That is partly because both of these famous old clubs, founder members of the football league, are trophy-starved (Stoke last won a major trophy some 39 years ago, while Bolton have been waiting even longer, their last major honour coming in 1958). Primarily however, it is because the winner is all but guaranteed European football next season, irrespective of whether or not they actually win the cup, given the likelihood of both Manchester teams qualifying for the Champions League. Although Bolton have enjoyed the odd brief foray in the UEFA Cup in recent years, Stoke’s only dalliances on the continent since their 1970s heyday have come in the now defunct and little-missed Anglo-Italian Cup.
The Europa League is sometimes viewed by managers as something of an irritant; an inconvenience which shovels a seemingly endless run of games into an already crammed fixture list. However, a European campaign could raise the profile of two of the Premier League’s lesser lights. Not only could the lure of European football make the club a more attractive proposition that both sides covet in their aim to reach the much-vaunted ‘next level’, but the statement of intent that a cup final appearance and Europa League qualification provide could prove instrumental in persuading star players linked to bigger clubs – Gary Cahill or Ryan Shawcross for example – to stick around.
There is no shortage of ambition at either side. Owen Coyle has transformed the Trotters from a team seemingly on a downward spiral back into an upwardly mobile outfit looking to cement its status in the upper echelons of the Premier League. He has developed their style as well, marrying the robustness and direct play synonymous with their success under Sam Allardyce with some more cultured, attractive football, incorporating the talents of players such as Mark Davies, Chung-Yong Lee and free transfer sensation Stuart Holden.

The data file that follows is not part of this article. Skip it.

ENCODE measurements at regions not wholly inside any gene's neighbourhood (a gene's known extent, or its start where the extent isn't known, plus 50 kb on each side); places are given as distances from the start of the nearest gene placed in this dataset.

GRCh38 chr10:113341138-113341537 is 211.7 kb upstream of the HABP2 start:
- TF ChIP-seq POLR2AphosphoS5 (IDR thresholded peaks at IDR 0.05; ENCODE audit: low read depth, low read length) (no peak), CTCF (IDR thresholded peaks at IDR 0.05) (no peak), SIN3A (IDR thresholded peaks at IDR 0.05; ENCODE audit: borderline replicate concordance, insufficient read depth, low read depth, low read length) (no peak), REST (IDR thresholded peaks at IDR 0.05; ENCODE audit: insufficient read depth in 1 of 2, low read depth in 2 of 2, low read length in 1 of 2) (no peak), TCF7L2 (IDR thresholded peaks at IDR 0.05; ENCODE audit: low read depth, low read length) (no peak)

Stoke, meanwhile, have proven their detractors wrong at every turn, surviving comfortably in their maiden Premier League season against the odds and forging a reputation as a tough to beat mid-table top flight team. Derided in the media for their physicality and long ball approach, Tony Pulis’ side have shown signs of following the Bolton blueprint and adding more strings to their bow, with flying wingers Matthew Etherington and Jermaine Pennant stretching even the most illustrious of visitors to the Britannia Stadium, and the rise to prominence of the likes of Glenn Whelan and Marc Wilson, adding some brains to their midfield brawn.
Is winning the cup itself out of the question for Stoke and Bolton? Surely not – each side has shown themselves capable of beating anyone on their day, and with Manchester United competing on three fronts and Manchester City’s defeats this season to the likes of Wolves and Sunderland underlining their vulnerability, anything is possible. Birmingham’s Carling Cup win has already given hope to smaller teams in search of silverware; what price a surprise FA Cup winner come 14th May?